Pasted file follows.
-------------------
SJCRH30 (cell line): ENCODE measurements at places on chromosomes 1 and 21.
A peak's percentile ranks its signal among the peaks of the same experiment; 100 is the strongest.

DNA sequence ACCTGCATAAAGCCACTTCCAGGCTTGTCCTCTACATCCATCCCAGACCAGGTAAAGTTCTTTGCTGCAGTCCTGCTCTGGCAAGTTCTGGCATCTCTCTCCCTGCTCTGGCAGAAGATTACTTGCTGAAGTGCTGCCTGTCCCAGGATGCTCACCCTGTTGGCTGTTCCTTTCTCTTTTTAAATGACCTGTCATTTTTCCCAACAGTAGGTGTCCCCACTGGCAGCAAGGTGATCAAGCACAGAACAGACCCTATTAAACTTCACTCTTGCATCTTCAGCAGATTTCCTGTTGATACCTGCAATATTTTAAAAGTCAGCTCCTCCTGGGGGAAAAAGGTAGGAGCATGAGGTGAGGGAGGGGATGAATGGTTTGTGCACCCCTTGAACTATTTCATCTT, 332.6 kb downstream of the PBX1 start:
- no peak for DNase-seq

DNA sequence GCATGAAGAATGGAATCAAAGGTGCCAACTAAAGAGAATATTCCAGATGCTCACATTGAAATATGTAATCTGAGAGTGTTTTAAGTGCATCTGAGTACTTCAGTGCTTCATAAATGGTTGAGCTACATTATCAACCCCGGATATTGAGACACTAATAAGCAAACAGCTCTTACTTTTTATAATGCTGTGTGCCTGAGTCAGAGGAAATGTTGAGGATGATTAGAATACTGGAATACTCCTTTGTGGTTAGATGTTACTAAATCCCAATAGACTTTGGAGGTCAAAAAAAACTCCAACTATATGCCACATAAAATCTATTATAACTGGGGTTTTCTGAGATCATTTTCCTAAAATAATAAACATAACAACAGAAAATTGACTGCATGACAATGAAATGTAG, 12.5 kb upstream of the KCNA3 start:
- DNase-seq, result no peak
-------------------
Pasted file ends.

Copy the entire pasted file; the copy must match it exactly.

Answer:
SJCRH30 (cell line): ENCODE measurements at places on chromosomes 1 and 21.
A peak's percentile ranks its signal among the peaks of the same experiment; 100 is the strongest.

DNA sequence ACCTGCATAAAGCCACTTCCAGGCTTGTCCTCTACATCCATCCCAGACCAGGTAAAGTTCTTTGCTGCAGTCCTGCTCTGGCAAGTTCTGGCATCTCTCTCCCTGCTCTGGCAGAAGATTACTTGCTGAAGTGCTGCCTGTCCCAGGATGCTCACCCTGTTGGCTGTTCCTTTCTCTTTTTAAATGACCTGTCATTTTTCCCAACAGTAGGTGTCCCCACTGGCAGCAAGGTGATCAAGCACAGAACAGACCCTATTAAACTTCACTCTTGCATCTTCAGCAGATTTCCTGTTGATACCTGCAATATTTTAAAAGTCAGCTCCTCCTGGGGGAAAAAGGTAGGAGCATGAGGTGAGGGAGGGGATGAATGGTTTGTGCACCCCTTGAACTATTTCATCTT, 332.6 kb downstream of the PBX1 start:
- no peak for DNase-seq

DNA sequence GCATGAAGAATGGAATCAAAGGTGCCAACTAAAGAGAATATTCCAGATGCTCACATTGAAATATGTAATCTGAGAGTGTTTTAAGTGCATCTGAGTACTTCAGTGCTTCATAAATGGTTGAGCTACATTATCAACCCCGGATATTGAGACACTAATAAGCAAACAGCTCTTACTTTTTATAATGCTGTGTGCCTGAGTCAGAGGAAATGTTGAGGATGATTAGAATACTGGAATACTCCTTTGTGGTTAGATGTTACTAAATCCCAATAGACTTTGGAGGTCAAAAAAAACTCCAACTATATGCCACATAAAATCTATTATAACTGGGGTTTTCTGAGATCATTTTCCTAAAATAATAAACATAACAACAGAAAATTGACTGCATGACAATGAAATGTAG, 12.5 kb upstream of the KCNA3 start:
- DNase-seq, result no peak